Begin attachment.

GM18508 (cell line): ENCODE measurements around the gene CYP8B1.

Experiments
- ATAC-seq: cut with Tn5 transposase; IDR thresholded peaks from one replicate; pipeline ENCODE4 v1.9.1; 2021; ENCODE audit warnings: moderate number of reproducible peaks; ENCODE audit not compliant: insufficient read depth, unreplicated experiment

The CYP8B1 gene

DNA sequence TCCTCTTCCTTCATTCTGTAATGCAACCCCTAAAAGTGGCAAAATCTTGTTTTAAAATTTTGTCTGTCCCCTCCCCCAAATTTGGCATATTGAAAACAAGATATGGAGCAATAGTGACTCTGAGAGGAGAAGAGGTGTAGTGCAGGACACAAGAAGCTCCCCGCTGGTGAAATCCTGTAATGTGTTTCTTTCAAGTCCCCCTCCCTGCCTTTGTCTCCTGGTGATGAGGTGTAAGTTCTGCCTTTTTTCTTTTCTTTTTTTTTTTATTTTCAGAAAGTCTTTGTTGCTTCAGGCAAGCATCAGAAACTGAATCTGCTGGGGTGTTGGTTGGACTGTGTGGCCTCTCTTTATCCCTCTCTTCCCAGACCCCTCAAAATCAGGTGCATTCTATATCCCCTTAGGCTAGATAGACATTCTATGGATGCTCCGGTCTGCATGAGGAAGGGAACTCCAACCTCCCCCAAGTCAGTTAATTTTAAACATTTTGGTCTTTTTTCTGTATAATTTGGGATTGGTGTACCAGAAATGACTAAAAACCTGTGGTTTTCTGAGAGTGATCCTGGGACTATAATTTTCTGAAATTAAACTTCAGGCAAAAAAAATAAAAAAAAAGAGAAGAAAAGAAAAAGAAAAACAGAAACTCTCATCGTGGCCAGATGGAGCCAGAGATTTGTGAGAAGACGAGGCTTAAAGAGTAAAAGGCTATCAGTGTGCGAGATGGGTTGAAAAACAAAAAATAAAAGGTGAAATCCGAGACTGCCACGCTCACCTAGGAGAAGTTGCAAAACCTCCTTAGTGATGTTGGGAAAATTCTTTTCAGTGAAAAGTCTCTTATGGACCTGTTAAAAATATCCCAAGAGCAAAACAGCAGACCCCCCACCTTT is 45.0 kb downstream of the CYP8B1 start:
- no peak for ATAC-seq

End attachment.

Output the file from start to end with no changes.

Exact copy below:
GM18508 (cell line): ENCODE measurements around the gene CYP8B1.

Experiments
- ATAC-seq: cut with Tn5 transposase; IDR thresholded peaks from one replicate; pipeline ENCODE4 v1.9.1; 2021; ENCODE audit warnings: moderate number of reproducible peaks; ENCODE audit not compliant: insufficient read depth, unreplicated experiment

The CYP8B1 gene

DNA sequence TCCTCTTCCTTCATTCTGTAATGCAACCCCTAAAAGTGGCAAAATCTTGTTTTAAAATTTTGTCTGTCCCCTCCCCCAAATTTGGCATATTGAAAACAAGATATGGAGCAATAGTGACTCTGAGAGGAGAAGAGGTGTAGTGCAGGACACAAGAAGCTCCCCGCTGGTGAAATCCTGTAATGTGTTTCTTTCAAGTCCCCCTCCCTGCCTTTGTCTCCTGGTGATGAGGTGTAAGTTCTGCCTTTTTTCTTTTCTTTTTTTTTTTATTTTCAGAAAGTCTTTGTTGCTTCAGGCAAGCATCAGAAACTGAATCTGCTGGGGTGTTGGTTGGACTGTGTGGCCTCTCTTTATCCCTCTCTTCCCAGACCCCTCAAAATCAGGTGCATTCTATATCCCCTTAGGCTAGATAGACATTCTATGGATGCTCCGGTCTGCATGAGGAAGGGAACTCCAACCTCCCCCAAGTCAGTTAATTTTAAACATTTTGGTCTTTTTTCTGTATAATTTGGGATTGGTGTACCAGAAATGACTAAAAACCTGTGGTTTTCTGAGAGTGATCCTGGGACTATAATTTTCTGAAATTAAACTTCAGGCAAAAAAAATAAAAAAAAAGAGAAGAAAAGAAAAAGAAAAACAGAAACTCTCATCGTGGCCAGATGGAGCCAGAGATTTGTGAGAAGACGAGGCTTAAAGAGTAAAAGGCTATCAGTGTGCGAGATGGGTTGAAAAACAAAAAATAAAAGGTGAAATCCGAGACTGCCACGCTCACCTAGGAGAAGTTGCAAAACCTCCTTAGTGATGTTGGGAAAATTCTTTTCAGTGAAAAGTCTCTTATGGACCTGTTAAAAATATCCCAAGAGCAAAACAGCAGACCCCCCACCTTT is 45.0 kb downstream of the CYP8B1 start:
- no peak for ATAC-seq